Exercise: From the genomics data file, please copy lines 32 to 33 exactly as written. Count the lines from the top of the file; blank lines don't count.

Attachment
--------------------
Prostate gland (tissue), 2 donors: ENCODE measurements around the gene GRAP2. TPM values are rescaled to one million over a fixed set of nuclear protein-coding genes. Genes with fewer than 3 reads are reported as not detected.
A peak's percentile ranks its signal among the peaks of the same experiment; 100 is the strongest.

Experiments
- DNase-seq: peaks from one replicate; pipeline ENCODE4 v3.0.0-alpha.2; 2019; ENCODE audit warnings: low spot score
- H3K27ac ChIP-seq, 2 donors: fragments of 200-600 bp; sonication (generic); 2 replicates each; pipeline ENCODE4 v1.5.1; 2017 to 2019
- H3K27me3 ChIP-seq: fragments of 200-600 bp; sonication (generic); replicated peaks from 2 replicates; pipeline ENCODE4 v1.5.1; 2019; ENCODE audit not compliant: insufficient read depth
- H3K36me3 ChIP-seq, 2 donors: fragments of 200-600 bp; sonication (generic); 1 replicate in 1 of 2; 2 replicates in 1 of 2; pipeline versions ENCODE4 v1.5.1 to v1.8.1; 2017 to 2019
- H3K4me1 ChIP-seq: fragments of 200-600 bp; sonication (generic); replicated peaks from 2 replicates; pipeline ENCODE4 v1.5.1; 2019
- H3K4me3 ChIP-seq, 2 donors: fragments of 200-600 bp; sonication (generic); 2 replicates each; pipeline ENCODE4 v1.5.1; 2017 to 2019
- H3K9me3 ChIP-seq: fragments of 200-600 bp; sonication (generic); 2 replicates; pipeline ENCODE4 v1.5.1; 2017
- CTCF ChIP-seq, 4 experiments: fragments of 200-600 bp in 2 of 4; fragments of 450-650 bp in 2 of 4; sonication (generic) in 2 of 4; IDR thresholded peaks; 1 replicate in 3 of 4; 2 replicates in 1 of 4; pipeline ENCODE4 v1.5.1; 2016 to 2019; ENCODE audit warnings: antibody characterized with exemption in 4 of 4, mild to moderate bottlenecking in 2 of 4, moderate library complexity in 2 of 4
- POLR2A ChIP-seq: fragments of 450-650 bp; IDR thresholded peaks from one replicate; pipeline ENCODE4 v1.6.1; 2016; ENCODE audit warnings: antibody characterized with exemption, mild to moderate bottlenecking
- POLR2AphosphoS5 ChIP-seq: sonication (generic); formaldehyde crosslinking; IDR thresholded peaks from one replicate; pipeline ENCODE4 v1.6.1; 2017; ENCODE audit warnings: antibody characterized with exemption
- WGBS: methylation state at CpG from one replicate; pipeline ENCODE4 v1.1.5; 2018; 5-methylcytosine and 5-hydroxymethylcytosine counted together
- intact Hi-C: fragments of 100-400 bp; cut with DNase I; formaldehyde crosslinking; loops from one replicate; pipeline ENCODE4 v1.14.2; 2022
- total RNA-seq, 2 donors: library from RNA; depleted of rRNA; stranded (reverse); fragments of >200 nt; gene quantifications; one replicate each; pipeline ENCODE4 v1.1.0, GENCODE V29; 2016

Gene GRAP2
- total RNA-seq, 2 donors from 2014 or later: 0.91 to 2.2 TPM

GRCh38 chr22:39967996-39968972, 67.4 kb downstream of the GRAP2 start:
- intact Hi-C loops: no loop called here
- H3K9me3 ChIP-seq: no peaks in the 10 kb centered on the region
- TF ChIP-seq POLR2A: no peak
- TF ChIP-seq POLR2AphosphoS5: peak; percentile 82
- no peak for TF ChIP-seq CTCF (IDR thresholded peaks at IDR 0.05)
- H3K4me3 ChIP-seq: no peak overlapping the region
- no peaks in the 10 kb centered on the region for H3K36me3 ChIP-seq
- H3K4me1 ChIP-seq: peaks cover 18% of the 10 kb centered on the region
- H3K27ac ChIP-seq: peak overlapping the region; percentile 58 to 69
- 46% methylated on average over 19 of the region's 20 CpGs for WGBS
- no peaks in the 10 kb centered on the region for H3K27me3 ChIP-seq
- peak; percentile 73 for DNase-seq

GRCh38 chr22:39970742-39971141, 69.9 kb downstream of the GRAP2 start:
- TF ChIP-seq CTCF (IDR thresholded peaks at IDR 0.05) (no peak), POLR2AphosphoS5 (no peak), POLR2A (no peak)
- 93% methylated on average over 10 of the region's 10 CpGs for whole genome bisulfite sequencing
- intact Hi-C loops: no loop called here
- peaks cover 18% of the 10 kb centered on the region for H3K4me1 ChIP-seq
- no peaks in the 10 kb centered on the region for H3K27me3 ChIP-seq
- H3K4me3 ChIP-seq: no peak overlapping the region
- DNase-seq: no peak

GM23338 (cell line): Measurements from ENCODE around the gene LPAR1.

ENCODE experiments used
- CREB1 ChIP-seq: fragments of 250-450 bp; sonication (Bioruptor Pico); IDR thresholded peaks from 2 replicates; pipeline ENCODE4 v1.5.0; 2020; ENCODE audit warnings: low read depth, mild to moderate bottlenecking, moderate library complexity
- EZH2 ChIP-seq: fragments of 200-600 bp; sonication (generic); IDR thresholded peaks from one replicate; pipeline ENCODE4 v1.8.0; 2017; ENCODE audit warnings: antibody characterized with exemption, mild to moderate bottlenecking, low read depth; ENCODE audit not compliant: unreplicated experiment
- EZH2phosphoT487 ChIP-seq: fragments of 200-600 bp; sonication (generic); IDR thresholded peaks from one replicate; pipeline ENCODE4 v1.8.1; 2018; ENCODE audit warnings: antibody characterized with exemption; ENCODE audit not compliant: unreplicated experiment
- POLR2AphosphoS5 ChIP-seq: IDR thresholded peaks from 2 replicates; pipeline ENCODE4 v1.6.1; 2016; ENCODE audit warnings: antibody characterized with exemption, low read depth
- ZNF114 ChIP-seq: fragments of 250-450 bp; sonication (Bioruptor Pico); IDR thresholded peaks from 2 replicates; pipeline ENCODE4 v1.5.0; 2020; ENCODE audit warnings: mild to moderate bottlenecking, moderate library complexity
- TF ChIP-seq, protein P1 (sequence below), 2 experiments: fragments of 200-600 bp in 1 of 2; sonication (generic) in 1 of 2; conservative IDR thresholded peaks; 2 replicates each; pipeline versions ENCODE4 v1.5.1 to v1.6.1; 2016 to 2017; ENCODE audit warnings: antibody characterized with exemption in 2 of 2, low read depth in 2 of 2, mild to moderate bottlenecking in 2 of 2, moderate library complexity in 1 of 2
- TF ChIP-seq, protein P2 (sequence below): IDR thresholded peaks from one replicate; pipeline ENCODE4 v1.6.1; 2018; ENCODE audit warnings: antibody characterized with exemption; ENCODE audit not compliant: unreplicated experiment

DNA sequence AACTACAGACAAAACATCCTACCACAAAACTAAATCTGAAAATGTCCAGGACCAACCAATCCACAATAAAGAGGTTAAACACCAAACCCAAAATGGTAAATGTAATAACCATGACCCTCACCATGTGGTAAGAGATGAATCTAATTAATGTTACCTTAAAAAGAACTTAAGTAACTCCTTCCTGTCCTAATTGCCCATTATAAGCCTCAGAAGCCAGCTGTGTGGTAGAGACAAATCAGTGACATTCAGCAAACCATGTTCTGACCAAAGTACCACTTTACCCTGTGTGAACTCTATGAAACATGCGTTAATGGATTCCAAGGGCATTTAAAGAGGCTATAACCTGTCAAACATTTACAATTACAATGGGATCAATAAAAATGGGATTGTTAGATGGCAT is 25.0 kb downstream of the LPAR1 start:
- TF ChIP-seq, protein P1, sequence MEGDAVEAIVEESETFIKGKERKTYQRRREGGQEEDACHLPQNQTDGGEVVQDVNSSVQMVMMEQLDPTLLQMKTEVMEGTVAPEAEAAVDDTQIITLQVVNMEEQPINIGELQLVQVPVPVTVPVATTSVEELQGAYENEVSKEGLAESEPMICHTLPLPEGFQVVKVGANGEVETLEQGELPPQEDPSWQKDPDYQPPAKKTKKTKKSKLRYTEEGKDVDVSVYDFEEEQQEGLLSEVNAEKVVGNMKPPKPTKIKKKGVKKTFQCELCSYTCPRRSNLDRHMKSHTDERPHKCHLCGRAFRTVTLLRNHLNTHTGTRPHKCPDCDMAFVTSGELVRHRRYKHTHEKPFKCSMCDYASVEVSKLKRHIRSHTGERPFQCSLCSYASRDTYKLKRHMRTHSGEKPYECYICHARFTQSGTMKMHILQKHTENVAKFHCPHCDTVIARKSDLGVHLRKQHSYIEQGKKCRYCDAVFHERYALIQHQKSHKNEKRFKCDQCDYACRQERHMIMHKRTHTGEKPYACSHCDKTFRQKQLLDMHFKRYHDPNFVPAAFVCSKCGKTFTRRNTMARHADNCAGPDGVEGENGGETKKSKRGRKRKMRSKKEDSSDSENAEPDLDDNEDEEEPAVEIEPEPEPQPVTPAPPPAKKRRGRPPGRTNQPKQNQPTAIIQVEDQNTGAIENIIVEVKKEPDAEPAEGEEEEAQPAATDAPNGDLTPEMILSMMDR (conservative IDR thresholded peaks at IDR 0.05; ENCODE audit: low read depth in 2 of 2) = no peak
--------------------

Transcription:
GRCh38 chr22:39970742-39971141, 69.9 kb downstream of the GRAP2 start:
- TF ChIP-seq CTCF (IDR thresholded peaks at IDR 0.05) (no peak), POLR2AphosphoS5 (no peak), POLR2A (no peak)